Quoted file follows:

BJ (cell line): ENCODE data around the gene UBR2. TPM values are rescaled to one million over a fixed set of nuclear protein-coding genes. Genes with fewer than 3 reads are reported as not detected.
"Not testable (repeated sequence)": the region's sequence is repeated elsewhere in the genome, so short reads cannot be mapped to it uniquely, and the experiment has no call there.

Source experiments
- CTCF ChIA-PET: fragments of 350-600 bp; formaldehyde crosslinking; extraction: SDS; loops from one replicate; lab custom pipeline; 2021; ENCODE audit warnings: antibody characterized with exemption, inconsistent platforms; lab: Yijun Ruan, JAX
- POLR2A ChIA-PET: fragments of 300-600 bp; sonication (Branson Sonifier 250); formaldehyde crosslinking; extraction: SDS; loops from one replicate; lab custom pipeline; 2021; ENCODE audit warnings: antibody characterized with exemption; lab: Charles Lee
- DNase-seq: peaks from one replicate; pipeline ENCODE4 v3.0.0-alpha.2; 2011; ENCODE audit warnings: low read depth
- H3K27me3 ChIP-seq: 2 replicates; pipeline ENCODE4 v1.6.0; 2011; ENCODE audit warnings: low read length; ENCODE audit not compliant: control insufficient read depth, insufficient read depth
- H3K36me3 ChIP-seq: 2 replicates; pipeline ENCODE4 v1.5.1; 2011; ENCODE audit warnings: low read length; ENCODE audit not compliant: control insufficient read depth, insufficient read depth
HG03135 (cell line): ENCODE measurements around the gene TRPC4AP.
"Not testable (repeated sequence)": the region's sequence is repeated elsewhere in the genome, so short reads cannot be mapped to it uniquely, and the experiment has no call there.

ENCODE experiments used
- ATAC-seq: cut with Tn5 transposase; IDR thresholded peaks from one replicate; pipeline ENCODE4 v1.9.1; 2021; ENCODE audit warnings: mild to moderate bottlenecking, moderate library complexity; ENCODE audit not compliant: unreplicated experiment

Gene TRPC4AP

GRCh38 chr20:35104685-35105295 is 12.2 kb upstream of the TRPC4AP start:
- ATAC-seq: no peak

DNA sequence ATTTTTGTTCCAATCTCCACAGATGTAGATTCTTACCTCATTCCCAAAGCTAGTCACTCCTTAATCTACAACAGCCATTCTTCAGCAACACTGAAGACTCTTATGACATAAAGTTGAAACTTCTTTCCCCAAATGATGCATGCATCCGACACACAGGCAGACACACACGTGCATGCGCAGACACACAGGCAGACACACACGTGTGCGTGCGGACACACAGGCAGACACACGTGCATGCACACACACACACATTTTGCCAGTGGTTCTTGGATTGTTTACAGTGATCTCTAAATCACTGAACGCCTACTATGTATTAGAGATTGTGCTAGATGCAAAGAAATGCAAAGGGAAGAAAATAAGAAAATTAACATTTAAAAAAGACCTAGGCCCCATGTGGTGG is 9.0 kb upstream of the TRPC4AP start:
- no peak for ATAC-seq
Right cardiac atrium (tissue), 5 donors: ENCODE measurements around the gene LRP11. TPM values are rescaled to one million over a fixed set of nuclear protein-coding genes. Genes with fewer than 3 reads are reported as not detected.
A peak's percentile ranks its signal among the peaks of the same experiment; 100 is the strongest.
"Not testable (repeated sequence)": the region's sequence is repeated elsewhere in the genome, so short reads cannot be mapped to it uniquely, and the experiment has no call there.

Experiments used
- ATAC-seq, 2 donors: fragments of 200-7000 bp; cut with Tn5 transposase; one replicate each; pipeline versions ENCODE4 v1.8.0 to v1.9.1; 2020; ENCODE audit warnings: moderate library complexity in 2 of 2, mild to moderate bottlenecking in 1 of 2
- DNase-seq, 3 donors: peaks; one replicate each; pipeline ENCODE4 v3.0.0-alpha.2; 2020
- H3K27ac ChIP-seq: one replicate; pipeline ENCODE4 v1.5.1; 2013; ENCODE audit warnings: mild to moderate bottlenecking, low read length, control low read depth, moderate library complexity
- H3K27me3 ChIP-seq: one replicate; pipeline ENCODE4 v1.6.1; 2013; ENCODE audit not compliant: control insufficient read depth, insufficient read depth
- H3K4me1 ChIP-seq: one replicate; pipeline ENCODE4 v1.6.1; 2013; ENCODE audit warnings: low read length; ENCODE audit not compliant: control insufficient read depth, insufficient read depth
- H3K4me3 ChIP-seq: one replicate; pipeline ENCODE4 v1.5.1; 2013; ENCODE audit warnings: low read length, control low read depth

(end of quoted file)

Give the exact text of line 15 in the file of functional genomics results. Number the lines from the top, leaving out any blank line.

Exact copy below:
- ATAC-seq: no peak